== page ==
Dodge These Residential Builder’s Risk Claims
In both the residential and commercial space, construction is still booming. Not only are there new construction projects, but there’s a lot of remodeling going on today. The underlying construction market remains strong, and that is perhaps why we are seeing a spark of residential building projects creep up. But to help you when you’re working on residential construction projects, take a look at these builder’s risk claim issues to avoid.
- Get the correct address for the new construction project on the insurance policy
When you’re building a single-family home in a new neighborhood, determining the correct address can sometimes be delayed until a formal street name is established. If the legal address is not yet available, ensure the subdivision name and lot number are correctly listed on the insurance policy. If the worst should happen and you need to file a builder’s risk claim, the insurer may reject the claim if the address cannot be identified.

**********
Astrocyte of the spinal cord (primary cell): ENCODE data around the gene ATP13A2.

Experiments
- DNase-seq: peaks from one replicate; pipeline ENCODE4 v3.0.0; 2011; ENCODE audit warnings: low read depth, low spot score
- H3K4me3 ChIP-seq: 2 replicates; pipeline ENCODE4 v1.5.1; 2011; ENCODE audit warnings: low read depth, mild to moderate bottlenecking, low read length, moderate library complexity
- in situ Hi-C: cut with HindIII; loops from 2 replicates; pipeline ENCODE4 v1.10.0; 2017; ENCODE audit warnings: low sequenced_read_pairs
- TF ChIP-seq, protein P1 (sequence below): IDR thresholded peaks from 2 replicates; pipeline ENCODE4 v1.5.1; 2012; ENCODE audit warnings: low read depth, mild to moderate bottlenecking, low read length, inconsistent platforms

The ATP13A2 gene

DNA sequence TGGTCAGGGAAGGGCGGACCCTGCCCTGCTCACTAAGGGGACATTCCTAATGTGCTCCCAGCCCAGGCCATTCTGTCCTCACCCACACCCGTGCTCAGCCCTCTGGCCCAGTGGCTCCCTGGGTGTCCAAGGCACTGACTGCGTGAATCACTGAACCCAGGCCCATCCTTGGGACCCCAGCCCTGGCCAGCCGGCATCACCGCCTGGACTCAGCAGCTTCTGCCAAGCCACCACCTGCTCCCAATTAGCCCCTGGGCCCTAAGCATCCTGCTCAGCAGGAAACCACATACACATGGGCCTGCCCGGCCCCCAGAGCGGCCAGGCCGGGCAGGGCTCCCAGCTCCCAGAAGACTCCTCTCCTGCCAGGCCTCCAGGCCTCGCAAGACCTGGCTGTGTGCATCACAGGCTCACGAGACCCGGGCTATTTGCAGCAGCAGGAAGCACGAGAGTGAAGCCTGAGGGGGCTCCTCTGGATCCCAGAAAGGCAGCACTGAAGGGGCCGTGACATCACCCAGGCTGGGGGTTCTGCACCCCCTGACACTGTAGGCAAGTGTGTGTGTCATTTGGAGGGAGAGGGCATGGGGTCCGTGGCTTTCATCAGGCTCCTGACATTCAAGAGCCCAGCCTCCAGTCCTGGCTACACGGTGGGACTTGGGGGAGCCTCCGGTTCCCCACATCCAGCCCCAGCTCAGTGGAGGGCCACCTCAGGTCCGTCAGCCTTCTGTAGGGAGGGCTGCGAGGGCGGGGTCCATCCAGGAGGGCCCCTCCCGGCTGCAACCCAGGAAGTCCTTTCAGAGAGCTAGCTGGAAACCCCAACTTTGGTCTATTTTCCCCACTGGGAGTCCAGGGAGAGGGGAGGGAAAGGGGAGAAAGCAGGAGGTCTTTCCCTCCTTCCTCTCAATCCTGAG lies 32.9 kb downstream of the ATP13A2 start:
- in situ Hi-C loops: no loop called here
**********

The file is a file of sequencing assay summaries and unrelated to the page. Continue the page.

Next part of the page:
- Understand the importance of reporting
Reporting form policies are designed for builders with multiple projects in a 12-month period. However, these policies require a diligent contractor who submits regular, accurate reports according to the established period. In the event of damage, a contractor who hasn’t submitted their reports promptly could learn that the carrier has denied coverage for never reporting or pay out a reduced claim payment for missing reports.
- Understand exclusions
It’s common for builders to secure a builder’s risk policy and then not give it a second thought throughout the process. It’s important to understand what is and is not covered by your policy. Standard builder’s risk policies don’t include coverage for flood, earthquake, equipment breakdown, or testing of HVAC systems. If you believe you’ll need coverage for these instances, a separate rider can be purchased. Be sure to look over your policy before starting construction.